Your partner or roommate is snoring like a chain saw, and nothing seems to work. You have tried earplugs but they either don’t block enough of the snores or you just can’t tolerate them.
Now you are wondering, “Do these expensive noise-cancelling headphones block out snoring?”
I have asked myself the same question. And I have tried quite a few different solutions with anything from moderate, over loud, to deafening loud snoring noise.
The performance of noise cancelling headphones varies greatly (many of them are not up to the task), so this post has to answer this question using specific models.
To test the snore blocking performance of active noise cancellers, I tried the over-the-ear Bose Quiet Comfort 35 (QC35) and the in-ear QuietComfort 20 (QC20).
For me the result is this:
The Bose QC35 noise cancelling headphones (QC35) block out enough of even loud snoring to allow me fall and stay asleep.
In fact, they can be made into the best snoring noise blocker I have been able to come up with by boosting their performance with shaped white noise and/or foam earplugs.
For more on my recipe for optimizing the performance of noise cancelling headphones for snore blocking and how you they might even work for a side sleeper, keep reading.
How did the QC20 perform then? The Bose QC20 work for me with moderate snoring (playing white noise), but if the snoring gets loud, I have to increase the white noise volume too much for my taste.
They are great for other purposes but not nearly as effective as the QC35 when it comes to snoring.
I have been wondering why these noise cancelling headphones work well for snoring
It turns out that snoring noise has several peaks in the low and mid frequencies. This 2016 snoring study, which looked mainly at patients with obstructive sleep apnea (OSA), identified several snore energy peaks at 100, 470, 670, 800, and 1000 Hz. The strongest peak was actually in the range from 0 to 20 Hz, but we can’t hear that.
A second study (1996) also included simple snorers (without OSA). Again their snoring contained peaks in the low frequency range.
I also looked at the snoring noise spectrum for one snorer myself and found peaks at 250 and 1000 Hz.
Headphones with strong active noise cancelling technology like the QC35 tend to perform best in the low-and-low-mid-frequency range from 20 to 1000 Hz.
Yep, the strength of these noise cancellers is right in the range where many of the snoring noise peaks measured in OSA patients and simple snorers occur.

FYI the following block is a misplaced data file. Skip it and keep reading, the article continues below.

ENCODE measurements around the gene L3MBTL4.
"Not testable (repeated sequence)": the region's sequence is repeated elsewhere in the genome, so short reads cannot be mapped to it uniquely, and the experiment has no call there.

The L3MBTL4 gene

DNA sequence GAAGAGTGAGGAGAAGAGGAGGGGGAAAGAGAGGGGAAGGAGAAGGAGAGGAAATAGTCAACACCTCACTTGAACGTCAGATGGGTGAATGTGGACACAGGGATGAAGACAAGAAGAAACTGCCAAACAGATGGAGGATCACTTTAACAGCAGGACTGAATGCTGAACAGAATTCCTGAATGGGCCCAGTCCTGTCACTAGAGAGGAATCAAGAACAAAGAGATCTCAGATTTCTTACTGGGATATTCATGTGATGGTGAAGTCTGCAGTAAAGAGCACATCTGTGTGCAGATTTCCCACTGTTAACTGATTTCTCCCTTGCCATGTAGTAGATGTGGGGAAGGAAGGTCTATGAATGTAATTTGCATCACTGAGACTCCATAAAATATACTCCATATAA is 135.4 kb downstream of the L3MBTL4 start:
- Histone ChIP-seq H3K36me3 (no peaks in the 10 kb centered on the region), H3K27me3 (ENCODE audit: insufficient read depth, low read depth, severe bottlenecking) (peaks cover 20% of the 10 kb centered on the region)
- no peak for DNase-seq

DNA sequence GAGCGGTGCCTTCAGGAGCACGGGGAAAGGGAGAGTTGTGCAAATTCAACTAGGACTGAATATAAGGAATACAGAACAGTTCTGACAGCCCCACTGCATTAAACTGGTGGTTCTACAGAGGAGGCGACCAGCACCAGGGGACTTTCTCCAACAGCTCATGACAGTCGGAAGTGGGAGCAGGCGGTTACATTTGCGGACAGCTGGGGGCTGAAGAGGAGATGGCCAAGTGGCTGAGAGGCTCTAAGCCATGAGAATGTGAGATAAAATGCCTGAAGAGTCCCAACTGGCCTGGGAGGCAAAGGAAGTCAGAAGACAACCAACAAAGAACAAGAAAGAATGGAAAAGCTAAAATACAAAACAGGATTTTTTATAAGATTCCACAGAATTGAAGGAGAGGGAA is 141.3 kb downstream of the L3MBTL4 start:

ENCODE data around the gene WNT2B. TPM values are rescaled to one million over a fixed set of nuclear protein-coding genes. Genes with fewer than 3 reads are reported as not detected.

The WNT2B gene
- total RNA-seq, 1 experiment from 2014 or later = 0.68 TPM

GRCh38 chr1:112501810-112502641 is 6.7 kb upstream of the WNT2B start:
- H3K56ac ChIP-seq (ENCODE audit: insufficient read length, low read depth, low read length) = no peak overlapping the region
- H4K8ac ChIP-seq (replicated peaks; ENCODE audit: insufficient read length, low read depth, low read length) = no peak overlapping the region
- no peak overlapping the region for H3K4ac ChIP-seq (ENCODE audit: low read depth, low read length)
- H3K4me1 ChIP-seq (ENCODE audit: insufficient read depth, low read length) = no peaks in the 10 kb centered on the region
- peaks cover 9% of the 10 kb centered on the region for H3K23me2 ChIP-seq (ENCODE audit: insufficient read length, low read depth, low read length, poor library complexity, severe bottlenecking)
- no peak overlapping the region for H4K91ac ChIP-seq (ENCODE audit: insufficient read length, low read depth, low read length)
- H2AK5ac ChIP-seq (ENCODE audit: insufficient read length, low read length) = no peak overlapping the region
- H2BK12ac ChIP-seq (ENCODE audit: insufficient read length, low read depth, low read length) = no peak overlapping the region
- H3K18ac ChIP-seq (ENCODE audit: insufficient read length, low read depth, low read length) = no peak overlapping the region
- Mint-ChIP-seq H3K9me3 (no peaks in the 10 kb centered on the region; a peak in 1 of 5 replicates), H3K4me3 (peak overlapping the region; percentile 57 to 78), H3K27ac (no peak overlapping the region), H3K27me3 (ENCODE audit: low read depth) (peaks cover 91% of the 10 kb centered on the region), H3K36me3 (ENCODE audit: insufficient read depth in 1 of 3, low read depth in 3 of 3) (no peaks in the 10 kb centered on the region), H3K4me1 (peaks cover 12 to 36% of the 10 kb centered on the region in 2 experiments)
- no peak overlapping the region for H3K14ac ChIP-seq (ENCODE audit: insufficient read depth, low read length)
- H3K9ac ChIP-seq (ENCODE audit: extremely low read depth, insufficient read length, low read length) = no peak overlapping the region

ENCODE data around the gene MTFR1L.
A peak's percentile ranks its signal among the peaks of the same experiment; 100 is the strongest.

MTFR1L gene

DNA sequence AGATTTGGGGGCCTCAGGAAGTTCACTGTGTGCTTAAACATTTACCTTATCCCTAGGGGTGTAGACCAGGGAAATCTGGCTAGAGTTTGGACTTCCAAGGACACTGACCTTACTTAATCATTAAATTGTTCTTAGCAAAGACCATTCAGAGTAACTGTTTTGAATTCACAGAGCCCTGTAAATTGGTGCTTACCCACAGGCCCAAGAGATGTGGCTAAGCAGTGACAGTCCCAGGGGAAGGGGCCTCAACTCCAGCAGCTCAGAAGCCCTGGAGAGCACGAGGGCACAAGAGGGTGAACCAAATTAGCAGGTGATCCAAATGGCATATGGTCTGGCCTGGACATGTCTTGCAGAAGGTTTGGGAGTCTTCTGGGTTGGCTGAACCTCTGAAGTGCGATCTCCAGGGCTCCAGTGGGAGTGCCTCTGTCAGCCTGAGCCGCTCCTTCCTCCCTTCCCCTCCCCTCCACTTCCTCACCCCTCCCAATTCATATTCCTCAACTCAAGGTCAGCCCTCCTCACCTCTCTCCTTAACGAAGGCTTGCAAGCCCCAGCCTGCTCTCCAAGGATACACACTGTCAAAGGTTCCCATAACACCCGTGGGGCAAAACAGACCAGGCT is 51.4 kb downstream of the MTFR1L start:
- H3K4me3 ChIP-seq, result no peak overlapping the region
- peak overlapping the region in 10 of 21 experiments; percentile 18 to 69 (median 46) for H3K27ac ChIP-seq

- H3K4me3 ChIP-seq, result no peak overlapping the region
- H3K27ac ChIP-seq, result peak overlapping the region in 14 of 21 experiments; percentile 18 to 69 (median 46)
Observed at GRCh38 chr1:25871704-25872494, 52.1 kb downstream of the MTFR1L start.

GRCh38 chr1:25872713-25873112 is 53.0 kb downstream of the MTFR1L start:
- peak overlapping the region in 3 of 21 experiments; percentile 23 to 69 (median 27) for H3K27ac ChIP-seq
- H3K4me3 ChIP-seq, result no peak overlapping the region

How well do in-ear noise cancelling headphones block out snoring noise?
Several reviewers have reported that the in-ear Bose QuietComfort 20 (QC20) noise cancelling headphones work for them with snoring noise, so I tried these as well:
They significantly reduced the lower-frequency components of the snoring noise, but overall were not as effective as the QC35. Playing white noise through them, they would block enough of moderate but not loud snoring noise for me.
The QC20 headphones provide enough volume to drown out even louder snoring, but I wouldn’t want to sleep with sound being played that loud.
It appears to me that the passive noise isolation of the QC35 is quite a bit better than that of the QC20, in particular for the higher-pitched parts of the snores.
In any case, the QC35 perform a lot better for this use case.
Furthermore, if the snoring gets really loud, you can wear foam earplugs underneath the over-the-ear QC35, turning them into a truly formidable snoring noise blocker.
I want to point out that I like the QC20 a lot and use them a lot.
They have very soft ear tips that don’t need to be inserted deeply and are very comfortable. While still protruding a bit from the ear, they are also easier to use for side sleepers and they are great for traveling on airplanes and buses or when you want to get rid of traffic rumble.
However, as far as snoring noise goes, they may or may not work depending on how loud the saw next to you is and your willingness to increase the headphone volume to drown out the higher-pitched parts of the snores.
Doubling up—wearing headphones and earplugs
The lowest-frequency parts of the snores are being taken care by the headphones, while the earplugs significantly boost the noise reduction for the lower-mid and mid frequencies.
“Doubling up” is often used in industrial hearing protection where earplugs are worn underneath noise reduction earmuffs. Wearing dual protection adds a few decibels and is necessary for very high noise environments.